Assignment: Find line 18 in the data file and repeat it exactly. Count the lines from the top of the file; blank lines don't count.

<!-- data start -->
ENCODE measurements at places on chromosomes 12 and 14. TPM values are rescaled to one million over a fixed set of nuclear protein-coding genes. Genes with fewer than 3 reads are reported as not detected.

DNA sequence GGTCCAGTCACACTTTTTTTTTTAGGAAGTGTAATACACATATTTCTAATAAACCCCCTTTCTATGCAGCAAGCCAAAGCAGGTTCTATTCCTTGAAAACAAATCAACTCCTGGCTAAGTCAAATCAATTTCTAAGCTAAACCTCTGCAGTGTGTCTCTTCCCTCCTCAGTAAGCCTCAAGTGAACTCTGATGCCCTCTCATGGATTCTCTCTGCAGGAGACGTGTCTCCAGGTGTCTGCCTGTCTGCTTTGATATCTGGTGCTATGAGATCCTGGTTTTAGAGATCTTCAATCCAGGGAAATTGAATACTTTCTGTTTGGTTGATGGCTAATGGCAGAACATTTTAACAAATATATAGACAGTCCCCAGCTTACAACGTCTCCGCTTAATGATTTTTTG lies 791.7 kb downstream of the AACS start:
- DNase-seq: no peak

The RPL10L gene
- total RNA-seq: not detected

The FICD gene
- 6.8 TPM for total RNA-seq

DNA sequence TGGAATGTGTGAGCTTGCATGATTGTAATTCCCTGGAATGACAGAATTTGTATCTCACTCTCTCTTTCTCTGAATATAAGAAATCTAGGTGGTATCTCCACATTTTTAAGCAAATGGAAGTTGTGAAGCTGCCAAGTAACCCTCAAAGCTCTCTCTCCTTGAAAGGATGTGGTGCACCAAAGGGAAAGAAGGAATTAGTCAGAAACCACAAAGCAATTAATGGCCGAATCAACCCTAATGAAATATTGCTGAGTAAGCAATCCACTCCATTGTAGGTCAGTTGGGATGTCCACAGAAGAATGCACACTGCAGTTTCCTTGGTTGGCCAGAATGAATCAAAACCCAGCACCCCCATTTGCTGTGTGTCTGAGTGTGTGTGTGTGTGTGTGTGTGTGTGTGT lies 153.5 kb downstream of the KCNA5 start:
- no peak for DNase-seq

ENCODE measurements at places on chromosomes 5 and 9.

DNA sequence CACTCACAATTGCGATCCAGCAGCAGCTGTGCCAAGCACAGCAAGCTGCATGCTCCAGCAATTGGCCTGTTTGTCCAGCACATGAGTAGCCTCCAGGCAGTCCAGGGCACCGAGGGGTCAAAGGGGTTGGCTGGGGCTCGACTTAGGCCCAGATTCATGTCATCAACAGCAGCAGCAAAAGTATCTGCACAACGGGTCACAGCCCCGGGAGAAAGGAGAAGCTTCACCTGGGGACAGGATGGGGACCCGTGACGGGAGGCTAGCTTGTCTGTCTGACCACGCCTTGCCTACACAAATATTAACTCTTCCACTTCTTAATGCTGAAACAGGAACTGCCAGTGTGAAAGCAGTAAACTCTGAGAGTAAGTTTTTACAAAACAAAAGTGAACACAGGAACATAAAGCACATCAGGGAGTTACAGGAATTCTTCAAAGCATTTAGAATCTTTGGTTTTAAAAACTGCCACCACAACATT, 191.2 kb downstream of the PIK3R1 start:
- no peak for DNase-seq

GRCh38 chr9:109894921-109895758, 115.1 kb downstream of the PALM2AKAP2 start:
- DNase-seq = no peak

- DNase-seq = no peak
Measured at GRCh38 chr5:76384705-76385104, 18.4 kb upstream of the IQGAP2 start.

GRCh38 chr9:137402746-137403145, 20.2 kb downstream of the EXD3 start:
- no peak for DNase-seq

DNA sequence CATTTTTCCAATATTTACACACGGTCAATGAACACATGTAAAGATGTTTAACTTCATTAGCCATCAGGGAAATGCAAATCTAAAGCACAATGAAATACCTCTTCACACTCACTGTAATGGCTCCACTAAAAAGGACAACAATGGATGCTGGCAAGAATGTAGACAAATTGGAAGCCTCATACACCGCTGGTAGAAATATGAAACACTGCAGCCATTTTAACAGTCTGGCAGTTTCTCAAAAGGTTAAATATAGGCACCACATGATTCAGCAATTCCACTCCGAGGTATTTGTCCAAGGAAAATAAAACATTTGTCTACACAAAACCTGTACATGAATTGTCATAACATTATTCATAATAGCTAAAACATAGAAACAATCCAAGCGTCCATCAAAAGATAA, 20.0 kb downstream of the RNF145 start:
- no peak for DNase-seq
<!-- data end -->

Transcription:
- no peak for DNase-seq